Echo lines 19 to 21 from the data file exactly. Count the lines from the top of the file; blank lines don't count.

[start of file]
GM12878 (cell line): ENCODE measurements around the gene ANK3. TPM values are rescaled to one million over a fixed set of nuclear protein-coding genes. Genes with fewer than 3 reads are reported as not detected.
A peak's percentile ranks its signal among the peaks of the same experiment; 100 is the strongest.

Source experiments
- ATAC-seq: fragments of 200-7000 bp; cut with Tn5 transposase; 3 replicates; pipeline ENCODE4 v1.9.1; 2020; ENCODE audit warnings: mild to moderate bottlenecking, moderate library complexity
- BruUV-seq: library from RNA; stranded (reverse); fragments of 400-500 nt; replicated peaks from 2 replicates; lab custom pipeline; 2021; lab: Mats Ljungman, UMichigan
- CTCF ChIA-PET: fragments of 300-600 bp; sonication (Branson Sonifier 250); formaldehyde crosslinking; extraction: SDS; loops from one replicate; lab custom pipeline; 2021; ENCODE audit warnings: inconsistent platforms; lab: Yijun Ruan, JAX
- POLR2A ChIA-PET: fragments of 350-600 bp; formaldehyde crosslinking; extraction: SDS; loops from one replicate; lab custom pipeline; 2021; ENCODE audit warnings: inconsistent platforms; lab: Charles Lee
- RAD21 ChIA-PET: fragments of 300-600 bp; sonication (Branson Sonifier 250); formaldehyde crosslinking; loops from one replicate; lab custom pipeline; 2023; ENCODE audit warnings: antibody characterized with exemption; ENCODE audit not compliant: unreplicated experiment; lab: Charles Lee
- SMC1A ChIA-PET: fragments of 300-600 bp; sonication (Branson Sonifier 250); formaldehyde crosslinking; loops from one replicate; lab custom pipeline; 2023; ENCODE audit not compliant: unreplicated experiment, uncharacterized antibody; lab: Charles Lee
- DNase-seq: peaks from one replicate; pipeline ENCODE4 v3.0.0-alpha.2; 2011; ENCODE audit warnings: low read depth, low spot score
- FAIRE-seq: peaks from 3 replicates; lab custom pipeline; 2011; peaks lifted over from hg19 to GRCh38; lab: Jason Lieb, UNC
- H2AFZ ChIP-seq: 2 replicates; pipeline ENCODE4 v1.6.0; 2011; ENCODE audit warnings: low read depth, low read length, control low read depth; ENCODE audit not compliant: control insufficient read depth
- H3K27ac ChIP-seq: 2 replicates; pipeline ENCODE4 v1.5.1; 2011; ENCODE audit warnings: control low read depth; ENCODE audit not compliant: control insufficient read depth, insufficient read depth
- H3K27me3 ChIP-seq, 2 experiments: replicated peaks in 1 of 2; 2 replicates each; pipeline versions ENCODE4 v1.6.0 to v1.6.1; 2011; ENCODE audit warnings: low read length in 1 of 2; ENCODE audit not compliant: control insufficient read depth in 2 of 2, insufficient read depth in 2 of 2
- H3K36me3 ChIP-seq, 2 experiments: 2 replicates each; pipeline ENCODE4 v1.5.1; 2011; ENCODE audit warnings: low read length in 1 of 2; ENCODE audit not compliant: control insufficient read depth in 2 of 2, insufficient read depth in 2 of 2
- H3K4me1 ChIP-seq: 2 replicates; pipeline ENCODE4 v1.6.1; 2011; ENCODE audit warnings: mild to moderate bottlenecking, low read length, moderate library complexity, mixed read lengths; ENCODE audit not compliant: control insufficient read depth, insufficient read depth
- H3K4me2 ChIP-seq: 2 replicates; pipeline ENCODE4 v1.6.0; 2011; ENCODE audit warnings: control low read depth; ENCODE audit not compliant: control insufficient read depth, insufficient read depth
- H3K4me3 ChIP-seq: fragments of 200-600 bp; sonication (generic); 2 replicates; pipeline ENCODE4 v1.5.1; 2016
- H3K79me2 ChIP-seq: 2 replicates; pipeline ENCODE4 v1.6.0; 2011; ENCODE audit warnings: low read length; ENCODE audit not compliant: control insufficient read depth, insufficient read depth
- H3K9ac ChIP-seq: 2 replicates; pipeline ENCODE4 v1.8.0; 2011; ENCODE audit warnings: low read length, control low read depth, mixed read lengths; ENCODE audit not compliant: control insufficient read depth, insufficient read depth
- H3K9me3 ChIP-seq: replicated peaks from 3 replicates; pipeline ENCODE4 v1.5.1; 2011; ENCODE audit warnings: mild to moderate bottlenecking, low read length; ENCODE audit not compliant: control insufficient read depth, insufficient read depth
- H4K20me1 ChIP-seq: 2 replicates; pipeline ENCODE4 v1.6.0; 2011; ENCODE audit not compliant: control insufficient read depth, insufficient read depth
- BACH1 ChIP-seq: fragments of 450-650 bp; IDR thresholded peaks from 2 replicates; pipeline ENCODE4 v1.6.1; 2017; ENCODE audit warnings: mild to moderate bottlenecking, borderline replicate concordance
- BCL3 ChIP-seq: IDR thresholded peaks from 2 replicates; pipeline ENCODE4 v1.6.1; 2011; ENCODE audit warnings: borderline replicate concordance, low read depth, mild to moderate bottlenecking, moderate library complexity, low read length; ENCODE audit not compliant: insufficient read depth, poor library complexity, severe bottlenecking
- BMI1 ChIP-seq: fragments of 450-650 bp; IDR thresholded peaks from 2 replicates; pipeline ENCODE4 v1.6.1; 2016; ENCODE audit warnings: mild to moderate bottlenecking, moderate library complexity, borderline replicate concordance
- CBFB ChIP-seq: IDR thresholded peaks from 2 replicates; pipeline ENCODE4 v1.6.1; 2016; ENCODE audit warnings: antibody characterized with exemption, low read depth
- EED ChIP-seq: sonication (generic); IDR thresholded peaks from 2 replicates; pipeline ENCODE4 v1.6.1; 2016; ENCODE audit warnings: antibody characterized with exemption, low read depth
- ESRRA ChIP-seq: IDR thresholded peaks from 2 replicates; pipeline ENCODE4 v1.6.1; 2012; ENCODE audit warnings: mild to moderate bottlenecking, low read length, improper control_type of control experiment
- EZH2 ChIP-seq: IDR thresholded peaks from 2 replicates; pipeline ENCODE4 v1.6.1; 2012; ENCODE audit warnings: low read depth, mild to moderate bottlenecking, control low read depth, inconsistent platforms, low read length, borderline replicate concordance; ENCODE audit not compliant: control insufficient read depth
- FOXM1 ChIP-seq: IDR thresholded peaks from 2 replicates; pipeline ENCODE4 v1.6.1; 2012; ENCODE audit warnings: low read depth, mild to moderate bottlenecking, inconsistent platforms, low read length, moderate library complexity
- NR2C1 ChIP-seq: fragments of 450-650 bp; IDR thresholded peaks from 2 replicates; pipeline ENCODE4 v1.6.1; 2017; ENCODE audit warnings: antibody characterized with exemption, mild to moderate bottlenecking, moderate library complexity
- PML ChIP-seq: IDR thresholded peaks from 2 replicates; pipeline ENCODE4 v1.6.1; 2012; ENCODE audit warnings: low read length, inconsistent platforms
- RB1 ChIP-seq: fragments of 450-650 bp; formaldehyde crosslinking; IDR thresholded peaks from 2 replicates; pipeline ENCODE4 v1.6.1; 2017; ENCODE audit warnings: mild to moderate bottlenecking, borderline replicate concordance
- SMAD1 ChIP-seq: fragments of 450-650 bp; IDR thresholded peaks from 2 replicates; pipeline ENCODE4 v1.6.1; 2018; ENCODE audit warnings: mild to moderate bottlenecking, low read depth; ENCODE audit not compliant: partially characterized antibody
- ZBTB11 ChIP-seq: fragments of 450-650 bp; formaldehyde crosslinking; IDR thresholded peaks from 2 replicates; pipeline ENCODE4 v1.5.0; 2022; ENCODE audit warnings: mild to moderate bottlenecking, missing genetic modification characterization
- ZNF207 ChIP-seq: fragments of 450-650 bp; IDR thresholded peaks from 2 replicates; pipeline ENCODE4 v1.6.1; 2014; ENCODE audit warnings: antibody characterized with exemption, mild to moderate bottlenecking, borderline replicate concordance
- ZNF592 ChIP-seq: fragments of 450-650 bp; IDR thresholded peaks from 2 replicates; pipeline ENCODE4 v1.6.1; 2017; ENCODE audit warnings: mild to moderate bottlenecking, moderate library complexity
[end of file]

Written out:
- H3K79me2 ChIP-seq: 2 replicates; pipeline ENCODE4 v1.6.0; 2011; ENCODE audit warnings: low read length; ENCODE audit not compliant: control insufficient read depth, insufficient read depth
- H3K9ac ChIP-seq: 2 replicates; pipeline ENCODE4 v1.8.0; 2011; ENCODE audit warnings: low read length, control low read depth, mixed read lengths; ENCODE audit not compliant: control insufficient read depth, insufficient read depth
- H3K9me3 ChIP-seq: replicated peaks from 3 replicates; pipeline ENCODE4 v1.5.1; 2011; ENCODE audit warnings: mild to moderate bottlenecking, low read length; ENCODE audit not compliant: control insufficient read depth, insufficient read depth